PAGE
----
The temperature of the wine will also have an impact on your impressions, as will the age of the wine and any residual flavors from whatever else you've been eating or drinking. You want to neutralize the tasting conditions as much as possible, so the wine has a fair chance to stand on its own. If a wine is served too cold, warm it with your hands by cupping the bowl. If a glass seems musty, give it a quick rinse with wine, not water, swirling it around to cover all the sides of the bowl. This is called conditioning the glass. Finally, if there are strong aromas nearby—especially perfume—walk as far away from them as you can and try to find some neutral air.


Evaluating by Sight

Once your tasting conditions are as close to neutral as possible, your next step is to examine the wine in your glass. It should be about one-third full. Loosely follow these steps to  evaluate the wine visually.

Straight Angle ViewFirst, look straight down into the glass, then hold the glass to the light, and finally, give it a tilt, so the wine rolls toward its edges. This will allow you to see the wine’s complete color range, not just the dark center.

Looking down, you get a sense of the depth of color, which gives a clue to the density and saturation of the wine. You will also learn to identify certain varietal grapes by color and scent. A deeply-saturated, purple-black color might well be Syrah or Zinfandel, while a lighter, pale brick shade would suggest Pinot Noir or Sangiovese.


Side View

Viewing the wine through the side of the glass held in light shows you how clear it is.

A murky wine might be a wine with chemical or fermentation problems. On the other hand, it might just be a wine that was unfiltered or has some sediment due to be shaken up before being poured. A wine that looks clear and brilliant and shows some sparkle, is always a good sign.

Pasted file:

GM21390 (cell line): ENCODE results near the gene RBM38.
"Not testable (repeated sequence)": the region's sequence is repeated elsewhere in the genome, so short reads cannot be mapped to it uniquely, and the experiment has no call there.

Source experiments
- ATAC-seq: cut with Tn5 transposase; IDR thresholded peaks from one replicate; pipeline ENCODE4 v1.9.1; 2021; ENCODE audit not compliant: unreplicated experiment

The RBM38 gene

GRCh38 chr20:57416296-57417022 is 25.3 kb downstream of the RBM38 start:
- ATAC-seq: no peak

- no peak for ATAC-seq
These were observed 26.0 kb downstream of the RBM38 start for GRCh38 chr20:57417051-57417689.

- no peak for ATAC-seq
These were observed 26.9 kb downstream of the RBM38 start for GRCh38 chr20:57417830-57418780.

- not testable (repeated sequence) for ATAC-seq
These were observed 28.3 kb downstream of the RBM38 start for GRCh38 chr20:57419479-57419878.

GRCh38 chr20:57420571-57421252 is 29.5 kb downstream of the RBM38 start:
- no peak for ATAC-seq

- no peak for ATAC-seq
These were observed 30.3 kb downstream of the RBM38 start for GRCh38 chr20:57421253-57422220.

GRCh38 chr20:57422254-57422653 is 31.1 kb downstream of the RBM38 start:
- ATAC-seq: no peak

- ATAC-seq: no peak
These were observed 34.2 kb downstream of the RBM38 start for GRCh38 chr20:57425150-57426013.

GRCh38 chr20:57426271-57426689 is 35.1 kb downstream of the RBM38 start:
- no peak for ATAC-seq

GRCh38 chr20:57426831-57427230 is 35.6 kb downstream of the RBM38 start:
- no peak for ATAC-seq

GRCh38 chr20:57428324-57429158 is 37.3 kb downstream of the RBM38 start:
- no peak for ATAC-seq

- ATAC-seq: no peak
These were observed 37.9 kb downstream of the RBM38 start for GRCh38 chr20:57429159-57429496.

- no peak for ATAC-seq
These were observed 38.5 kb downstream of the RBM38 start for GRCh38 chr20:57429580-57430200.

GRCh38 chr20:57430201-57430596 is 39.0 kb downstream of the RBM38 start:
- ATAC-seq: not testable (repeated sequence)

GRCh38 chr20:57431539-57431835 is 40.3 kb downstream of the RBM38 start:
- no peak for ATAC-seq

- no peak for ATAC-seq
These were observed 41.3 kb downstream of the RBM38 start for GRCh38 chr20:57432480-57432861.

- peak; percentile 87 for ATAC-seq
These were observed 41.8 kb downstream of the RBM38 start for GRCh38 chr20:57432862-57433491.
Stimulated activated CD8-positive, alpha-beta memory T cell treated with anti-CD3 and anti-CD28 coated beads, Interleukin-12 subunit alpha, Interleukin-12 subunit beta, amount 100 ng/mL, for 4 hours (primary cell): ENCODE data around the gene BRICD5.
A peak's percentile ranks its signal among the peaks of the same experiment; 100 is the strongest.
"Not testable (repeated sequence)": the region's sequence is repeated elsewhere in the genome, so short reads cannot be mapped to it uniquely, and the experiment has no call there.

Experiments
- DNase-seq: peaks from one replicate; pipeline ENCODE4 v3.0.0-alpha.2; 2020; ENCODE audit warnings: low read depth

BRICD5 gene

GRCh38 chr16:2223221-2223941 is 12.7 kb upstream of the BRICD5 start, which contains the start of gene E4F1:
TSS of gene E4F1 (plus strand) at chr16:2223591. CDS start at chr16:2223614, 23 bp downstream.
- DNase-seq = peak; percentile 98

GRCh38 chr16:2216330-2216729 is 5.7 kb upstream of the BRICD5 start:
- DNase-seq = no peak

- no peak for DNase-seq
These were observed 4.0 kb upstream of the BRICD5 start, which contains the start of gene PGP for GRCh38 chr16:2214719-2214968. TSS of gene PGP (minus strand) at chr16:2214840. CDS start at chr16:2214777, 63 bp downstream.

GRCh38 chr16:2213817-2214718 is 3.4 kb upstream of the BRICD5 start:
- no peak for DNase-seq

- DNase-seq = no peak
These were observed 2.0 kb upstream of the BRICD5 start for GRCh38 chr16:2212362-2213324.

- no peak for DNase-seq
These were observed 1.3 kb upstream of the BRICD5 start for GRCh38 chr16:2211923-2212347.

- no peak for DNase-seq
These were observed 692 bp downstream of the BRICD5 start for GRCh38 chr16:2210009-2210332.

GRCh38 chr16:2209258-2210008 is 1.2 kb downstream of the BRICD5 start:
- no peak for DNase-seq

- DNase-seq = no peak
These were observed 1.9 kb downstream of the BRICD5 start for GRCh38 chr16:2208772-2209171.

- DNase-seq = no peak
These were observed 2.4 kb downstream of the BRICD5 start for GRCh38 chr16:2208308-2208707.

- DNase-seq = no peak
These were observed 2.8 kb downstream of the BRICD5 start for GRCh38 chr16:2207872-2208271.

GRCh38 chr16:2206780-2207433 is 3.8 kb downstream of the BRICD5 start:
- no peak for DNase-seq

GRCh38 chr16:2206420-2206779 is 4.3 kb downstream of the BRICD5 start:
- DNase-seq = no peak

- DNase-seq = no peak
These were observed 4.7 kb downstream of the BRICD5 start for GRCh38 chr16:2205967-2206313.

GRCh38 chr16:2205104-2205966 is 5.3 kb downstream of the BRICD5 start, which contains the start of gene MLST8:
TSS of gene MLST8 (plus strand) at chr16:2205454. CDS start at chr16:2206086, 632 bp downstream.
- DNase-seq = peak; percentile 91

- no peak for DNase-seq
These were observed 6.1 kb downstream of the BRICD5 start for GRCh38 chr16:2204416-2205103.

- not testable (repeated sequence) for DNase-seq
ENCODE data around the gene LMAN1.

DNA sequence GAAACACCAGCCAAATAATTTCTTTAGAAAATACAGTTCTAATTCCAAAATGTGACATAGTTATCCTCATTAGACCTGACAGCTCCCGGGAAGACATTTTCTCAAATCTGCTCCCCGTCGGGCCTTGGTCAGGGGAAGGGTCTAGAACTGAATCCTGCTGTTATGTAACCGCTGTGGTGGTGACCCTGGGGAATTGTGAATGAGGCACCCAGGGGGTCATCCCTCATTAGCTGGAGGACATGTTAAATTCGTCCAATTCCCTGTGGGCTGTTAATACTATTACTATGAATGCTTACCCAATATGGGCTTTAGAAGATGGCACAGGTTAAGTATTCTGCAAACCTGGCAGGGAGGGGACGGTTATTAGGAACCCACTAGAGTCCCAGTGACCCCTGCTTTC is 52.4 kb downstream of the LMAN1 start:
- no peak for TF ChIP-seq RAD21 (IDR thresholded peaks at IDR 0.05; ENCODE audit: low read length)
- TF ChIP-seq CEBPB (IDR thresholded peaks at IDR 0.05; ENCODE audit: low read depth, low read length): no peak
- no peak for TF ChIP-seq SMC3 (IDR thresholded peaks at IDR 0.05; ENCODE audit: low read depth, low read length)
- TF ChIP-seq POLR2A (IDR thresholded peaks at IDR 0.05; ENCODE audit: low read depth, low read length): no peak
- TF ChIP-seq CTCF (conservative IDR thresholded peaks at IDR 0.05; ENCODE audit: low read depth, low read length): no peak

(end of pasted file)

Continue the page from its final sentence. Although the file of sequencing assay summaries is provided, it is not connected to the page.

Tilted View

Tilting the glass so the wine thins out toward the rim will provide clues to the wine’s age and weight.

If the color looks quite pale and watery near its edge, it suggests a rather thin, possibly insipid wine. If the color looks tawny or brown (for a white wine) or orange or rusty brick (for a red wine) it is either an older wine or a wine that has been oxidized and may be past its prime.



Finally, give the glass a good swirl. You can swirl it most easily by keeping it firmly on a flat surface; open air “freestyle” swirling is not recommended for beginners.

Notice if the wine forms “legs” or “tears” that run down the sides of the glass. Wines that have good legs are wines with more alcohol and glycerin content, which generally indicates that they are bigger, riper, more mouth-filling and dense than those that do not.


Evaluating by Sniff

Now that you’ve given the wine a good look, you’re ready to take a good sniff. Give the glass a swirl, but don’t bury your nose inside it. Instead, you want to hover over the top like a helicopter pilot surveying rush hour traffic. Take a series of quick, short sniffs, then step away and let the information filter through to your brain.

There are many guides to help you train your nose to identify key wine fragrances, both good and bad. There are potentially thousands of aroma components in a glass of good wine, so forget about finding them all. Naming all the fruits, flowers, herbs and other scents you can trowel out of the glass can be a fun game, but it’s not essential to enjoying and learning how to taste wine.  Once you’ve taken a few quick, short sniffs of the wine, try to look for the following aromas, which will help you better understand the wine’s characteristics.


Wine Flaws

First, you want to look for off-aromas that indicate a wine is spoiled. A wine that is corked will smell like a musty old attic and taste like a wet newspaper. This is a terminal, unfixable flaw.

A wine that has been bottled with a strong dose of SO2 will smell like burnt matches; this will blow off if you give it a bit of vigorous swirling.

A smell of vinegar indicates VA (volatile acidity); a nail polish smell is ethyl acetate.